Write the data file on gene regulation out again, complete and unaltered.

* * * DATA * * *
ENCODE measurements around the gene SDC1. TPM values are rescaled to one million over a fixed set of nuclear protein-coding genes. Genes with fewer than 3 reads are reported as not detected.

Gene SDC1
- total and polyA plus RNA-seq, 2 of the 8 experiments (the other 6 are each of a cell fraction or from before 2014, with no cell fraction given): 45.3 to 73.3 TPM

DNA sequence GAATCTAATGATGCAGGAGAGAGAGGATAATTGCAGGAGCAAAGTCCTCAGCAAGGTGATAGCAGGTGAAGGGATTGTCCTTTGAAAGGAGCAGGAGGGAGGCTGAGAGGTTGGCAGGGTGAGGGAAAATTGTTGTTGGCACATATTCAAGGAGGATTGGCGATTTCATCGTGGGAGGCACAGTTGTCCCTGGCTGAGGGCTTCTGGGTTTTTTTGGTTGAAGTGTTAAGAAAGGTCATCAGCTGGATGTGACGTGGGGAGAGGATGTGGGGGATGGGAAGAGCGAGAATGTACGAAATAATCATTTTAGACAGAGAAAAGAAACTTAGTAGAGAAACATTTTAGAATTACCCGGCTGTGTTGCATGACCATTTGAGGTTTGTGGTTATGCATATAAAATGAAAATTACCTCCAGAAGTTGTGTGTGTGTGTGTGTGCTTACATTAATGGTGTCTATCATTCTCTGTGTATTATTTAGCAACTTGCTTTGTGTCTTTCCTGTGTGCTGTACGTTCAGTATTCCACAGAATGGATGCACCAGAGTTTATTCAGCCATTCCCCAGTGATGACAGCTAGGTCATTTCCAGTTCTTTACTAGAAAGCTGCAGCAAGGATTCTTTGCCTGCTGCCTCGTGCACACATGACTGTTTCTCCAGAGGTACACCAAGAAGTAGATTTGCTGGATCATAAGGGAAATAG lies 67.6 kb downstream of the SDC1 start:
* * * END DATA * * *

ENCODE measurements around the gene SDC1. TPM values are rescaled to one million over a fixed set of nuclear protein-coding genes. Genes with fewer than 3 reads are reported as not detected.

Gene SDC1
- total and polyA plus RNA-seq, 2 of the 8 experiments (the other 6 are each of a cell fraction or from before 2014, with no cell fraction given): 45.3 to 73.3 TPM

DNA sequence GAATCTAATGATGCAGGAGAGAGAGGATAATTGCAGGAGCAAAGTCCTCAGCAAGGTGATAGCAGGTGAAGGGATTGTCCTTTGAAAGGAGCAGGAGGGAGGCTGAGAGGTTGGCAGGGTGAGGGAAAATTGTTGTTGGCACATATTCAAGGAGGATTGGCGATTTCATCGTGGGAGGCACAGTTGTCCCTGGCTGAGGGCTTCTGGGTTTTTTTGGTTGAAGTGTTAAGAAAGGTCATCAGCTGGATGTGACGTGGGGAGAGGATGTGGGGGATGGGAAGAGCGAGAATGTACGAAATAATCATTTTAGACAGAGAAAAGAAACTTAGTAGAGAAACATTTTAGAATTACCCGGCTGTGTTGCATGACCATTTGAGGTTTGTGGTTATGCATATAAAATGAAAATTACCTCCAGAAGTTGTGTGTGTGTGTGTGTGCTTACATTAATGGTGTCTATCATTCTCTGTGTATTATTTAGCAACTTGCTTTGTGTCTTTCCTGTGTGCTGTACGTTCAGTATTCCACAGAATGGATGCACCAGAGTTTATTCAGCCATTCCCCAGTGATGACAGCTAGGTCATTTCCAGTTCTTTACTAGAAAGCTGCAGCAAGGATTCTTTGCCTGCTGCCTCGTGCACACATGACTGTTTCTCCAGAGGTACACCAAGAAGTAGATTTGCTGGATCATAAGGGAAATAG lies 67.6 kb downstream of the SDC1 start: